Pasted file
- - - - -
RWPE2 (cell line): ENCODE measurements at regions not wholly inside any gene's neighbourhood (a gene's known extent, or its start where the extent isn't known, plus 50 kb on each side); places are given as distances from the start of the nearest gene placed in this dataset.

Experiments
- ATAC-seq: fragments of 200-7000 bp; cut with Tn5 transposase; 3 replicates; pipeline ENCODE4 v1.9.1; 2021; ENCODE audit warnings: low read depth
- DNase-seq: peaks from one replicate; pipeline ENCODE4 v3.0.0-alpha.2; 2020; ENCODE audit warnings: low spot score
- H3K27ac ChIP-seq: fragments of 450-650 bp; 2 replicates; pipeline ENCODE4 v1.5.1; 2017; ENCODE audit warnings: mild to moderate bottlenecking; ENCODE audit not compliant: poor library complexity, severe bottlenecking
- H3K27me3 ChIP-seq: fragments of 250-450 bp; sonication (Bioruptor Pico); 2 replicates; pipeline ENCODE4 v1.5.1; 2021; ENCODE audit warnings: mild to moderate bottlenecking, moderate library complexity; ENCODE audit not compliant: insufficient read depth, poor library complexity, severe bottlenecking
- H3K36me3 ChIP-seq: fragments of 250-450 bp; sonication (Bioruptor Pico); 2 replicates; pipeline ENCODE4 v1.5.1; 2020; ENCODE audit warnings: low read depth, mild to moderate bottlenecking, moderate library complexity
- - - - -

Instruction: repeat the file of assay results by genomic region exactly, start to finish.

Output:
RWPE2 (cell line): ENCODE measurements at regions not wholly inside any gene's neighbourhood (a gene's known extent, or its start where the extent isn't known, plus 50 kb on each side); places are given as distances from the start of the nearest gene placed in this dataset.

Experiments
- ATAC-seq: fragments of 200-7000 bp; cut with Tn5 transposase; 3 replicates; pipeline ENCODE4 v1.9.1; 2021; ENCODE audit warnings: low read depth
- DNase-seq: peaks from one replicate; pipeline ENCODE4 v3.0.0-alpha.2; 2020; ENCODE audit warnings: low spot score
- H3K27ac ChIP-seq: fragments of 450-650 bp; 2 replicates; pipeline ENCODE4 v1.5.1; 2017; ENCODE audit warnings: mild to moderate bottlenecking; ENCODE audit not compliant: poor library complexity, severe bottlenecking
- H3K27me3 ChIP-seq: fragments of 250-450 bp; sonication (Bioruptor Pico); 2 replicates; pipeline ENCODE4 v1.5.1; 2021; ENCODE audit warnings: mild to moderate bottlenecking, moderate library complexity; ENCODE audit not compliant: insufficient read depth, poor library complexity, severe bottlenecking
- H3K36me3 ChIP-seq: fragments of 250-450 bp; sonication (Bioruptor Pico); 2 replicates; pipeline ENCODE4 v1.5.1; 2020; ENCODE audit warnings: low read depth, mild to moderate bottlenecking, moderate library complexity